Tuesday, April 21, 2015

Autism and Information Technology: New Efforts for Kids to Code

So here's chapter three in the blog challenge series. It's a bit rushed since it's the blog challenge and I haven't given myself time to write, but I knew I should still write anyway, or more accurately to advertise for something worth your time and money that I came across.

A man in Edinburgh, Scotland was concerned that his autistic son would not have the opportunities that most NT people would receive. It is true that most diagnosed autistics are often unemployed or underemployed (I guess I just became part of that statistic, but I've been successfully employed for most of my life). So he started a new effort to help kids with something where demand and aptitude are definitely there.

Thus we now have this great Indiegogo project to empower kids around the world on the spectrum to become master coders. There's a few reasons this project is pretty essential.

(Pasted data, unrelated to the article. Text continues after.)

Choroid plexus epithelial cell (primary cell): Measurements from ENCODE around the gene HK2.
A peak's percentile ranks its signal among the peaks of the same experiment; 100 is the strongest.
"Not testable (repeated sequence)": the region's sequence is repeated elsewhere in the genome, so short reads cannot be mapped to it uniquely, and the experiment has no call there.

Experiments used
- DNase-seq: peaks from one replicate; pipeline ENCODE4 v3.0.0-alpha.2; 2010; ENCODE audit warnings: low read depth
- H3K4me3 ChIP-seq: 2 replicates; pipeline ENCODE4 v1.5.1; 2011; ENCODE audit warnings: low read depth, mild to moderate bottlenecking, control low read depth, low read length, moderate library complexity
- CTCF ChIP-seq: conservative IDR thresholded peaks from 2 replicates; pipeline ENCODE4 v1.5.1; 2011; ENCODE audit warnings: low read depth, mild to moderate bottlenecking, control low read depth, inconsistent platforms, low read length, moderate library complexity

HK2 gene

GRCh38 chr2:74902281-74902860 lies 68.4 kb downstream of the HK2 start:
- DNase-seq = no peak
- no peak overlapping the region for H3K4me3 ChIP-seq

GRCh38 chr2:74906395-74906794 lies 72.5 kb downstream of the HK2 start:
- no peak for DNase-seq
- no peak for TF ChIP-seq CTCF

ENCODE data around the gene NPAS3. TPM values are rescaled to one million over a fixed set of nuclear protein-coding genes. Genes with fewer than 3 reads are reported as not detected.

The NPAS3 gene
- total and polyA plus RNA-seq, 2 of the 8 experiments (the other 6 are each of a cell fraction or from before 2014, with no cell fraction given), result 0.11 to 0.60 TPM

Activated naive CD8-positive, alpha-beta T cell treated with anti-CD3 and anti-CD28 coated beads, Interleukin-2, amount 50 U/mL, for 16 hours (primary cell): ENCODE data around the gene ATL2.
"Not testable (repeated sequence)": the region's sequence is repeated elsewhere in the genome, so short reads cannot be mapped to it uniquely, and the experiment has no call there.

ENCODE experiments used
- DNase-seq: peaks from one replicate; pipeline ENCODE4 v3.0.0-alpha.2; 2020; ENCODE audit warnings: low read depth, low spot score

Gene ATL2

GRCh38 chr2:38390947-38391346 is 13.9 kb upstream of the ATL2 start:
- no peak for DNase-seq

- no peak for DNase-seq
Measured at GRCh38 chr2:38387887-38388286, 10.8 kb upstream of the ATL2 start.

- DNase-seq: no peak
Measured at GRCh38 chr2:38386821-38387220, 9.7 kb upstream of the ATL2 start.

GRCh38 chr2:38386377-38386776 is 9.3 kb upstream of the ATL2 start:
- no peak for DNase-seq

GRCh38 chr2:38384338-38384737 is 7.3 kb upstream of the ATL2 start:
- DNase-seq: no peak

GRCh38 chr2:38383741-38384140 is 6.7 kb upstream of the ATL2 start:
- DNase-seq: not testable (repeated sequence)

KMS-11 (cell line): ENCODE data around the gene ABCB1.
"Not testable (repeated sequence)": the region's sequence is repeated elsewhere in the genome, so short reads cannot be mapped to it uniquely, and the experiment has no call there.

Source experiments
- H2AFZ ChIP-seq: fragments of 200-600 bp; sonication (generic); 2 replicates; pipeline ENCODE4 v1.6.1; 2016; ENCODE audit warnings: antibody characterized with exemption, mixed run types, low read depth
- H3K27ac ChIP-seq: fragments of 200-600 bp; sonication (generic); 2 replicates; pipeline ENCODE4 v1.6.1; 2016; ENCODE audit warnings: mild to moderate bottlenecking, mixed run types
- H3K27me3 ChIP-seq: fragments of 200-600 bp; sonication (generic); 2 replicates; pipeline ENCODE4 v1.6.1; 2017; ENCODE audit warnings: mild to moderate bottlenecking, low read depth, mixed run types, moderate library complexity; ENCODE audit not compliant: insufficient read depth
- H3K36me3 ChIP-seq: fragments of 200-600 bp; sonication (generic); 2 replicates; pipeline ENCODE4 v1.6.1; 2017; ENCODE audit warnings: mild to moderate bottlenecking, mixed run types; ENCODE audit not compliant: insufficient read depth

• It's a practical skill. As I mentioned in a previous entry, the spectrum tends to be a logical place. Code is about logic. In this case, the teens get a head start on technology that may not always be addressed in school.
  • The employment problem gets resolved. People can figure out whether it is better to be self employed or under an employer, depending on how the person works. There are new ideas for apps that come out every day. Now they can start making these a reality, much like some of my good friends have done with plugins and apps in their local communities.
  • The kids get some soft skills. The chance to work with these teachers and other students in a one-on-one environment will help with that key communication component. It will help when it comes time for, say, collaborative projects.

For those following with the #SQLNewBlogger challenge, how does it relate to data? Well, the data is a big deal today. If they learn some languages for apps, then they can take a huge step to becoming a modern DBA. I would think this helps in environments increasingly using open stacks, Java technologies, or even anything NoSQL. A good point for discussion among the professional family.

I really want to see how far this can go. Any donation helps!

1 comment:

  1. This has a lot of potential. Looking forward to see where it leads. Thanks for posting.